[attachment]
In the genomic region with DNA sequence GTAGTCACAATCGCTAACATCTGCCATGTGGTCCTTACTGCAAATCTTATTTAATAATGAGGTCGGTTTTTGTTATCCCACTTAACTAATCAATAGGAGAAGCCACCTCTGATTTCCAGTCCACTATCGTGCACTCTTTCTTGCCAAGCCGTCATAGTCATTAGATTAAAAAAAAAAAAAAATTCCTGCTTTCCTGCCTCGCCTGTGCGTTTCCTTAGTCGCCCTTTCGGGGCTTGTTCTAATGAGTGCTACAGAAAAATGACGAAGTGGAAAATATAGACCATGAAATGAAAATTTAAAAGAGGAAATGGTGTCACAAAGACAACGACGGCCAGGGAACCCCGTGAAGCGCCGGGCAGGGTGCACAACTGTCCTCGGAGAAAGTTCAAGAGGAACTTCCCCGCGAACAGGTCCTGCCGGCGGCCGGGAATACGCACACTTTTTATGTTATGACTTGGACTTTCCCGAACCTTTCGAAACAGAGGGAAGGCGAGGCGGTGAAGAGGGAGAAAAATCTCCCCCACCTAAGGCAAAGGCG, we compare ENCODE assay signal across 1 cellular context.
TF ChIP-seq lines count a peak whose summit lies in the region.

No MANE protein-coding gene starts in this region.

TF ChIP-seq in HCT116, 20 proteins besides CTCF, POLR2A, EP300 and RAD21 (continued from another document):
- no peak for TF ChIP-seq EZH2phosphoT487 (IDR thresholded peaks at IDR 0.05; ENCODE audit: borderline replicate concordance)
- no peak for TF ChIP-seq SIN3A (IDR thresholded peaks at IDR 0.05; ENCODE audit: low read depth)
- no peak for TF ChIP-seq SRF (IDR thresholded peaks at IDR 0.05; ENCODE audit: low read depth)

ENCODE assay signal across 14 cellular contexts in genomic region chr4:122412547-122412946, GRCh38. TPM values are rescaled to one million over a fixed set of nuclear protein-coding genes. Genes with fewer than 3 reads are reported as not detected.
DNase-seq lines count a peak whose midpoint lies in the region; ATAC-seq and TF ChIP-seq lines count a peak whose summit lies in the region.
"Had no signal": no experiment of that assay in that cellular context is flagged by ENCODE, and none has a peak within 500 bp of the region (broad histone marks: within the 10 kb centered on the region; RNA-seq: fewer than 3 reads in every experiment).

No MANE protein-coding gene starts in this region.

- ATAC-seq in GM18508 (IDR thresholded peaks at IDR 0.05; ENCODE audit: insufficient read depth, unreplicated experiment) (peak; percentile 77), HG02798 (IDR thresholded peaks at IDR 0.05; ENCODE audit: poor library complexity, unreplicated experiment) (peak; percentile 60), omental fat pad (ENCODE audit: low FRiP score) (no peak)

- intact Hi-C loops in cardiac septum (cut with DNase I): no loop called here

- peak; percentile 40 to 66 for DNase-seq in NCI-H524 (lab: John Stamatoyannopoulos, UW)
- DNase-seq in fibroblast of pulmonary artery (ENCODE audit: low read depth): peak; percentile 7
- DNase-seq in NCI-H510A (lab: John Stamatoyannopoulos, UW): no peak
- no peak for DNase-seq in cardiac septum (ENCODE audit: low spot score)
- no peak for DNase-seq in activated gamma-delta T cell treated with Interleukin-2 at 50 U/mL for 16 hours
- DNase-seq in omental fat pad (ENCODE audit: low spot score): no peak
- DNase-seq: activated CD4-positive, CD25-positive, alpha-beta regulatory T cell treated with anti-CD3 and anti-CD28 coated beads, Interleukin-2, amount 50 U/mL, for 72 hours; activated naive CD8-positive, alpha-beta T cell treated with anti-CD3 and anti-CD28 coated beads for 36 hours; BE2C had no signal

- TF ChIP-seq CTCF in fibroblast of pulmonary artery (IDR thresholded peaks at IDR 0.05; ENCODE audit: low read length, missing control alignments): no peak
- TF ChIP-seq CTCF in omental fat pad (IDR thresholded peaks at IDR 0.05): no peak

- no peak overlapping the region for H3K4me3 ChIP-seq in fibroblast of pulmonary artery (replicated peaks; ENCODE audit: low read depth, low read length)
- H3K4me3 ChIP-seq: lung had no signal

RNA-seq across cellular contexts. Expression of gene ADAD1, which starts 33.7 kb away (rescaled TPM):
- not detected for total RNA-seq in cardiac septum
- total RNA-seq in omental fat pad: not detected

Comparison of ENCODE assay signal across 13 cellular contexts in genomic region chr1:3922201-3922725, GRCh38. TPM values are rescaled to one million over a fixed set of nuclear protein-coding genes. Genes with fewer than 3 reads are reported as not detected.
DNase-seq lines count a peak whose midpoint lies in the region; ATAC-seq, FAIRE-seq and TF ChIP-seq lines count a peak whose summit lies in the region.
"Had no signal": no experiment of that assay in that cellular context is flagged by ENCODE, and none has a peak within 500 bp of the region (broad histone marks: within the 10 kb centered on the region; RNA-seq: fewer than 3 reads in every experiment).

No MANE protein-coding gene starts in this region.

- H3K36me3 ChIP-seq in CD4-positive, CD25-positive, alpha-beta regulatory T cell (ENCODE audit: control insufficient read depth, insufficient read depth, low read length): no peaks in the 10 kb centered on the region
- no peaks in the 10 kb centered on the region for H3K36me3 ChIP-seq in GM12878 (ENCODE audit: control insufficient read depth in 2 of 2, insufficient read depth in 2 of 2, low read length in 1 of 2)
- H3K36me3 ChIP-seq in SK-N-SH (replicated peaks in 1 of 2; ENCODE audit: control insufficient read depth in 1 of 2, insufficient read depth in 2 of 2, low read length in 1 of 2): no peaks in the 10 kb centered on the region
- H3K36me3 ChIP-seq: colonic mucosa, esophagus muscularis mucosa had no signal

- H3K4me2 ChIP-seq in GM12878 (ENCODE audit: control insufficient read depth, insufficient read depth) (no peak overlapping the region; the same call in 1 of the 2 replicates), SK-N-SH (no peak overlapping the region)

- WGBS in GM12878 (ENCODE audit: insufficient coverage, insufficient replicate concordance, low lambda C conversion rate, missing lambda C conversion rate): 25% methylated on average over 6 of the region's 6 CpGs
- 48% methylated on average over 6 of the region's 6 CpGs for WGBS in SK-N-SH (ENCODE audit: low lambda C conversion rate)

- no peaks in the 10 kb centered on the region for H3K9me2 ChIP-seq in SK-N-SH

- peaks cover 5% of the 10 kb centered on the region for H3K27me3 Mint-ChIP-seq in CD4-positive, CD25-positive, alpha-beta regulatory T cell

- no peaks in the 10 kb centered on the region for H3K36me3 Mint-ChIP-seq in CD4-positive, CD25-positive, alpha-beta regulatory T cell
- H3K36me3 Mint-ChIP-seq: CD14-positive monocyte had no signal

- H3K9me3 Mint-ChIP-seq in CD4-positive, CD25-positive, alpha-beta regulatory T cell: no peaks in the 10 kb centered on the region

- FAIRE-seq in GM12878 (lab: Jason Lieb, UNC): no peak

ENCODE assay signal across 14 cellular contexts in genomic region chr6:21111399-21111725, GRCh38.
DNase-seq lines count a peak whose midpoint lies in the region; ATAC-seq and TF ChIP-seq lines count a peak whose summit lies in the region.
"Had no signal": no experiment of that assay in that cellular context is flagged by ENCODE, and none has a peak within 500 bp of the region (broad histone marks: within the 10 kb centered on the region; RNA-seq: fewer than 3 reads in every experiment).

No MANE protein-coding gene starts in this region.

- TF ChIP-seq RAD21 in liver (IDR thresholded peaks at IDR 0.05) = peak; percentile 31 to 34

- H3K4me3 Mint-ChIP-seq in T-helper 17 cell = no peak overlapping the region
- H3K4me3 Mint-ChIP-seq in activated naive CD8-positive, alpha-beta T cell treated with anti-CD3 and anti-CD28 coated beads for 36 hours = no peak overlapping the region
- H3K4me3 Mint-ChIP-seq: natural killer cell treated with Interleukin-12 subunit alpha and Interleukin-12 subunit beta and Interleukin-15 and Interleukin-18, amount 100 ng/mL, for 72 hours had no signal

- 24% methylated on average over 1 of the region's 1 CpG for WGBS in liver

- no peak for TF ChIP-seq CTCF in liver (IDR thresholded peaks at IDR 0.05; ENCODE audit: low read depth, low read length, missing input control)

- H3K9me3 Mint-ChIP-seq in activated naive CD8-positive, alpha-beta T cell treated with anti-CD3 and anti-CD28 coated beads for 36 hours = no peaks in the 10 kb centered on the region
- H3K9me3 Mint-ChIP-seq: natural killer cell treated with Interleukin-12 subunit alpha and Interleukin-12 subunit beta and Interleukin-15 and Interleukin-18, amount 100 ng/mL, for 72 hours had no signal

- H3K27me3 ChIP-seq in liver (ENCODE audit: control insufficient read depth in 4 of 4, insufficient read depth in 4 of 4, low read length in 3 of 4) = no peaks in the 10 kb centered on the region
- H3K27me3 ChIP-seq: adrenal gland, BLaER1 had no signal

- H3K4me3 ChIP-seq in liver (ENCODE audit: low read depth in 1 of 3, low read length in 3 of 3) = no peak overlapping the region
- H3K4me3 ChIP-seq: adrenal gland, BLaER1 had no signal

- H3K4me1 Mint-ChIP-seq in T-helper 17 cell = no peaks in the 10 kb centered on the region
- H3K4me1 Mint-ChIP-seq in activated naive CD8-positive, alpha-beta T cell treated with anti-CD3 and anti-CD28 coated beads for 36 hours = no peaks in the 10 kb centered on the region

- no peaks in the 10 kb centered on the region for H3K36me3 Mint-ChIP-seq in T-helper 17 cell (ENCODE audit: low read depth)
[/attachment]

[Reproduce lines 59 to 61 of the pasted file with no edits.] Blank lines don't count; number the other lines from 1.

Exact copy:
- H3K4me3 ChIP-seq in liver (ENCODE audit: low read depth in 1 of 3, low read length in 3 of 3) = no peak overlapping the region
- H3K4me3 ChIP-seq: adrenal gland, BLaER1 had no signal

- H3K4me1 Mint-ChIP-seq in T-helper 17 cell = no peaks in the 10 kb centered on the region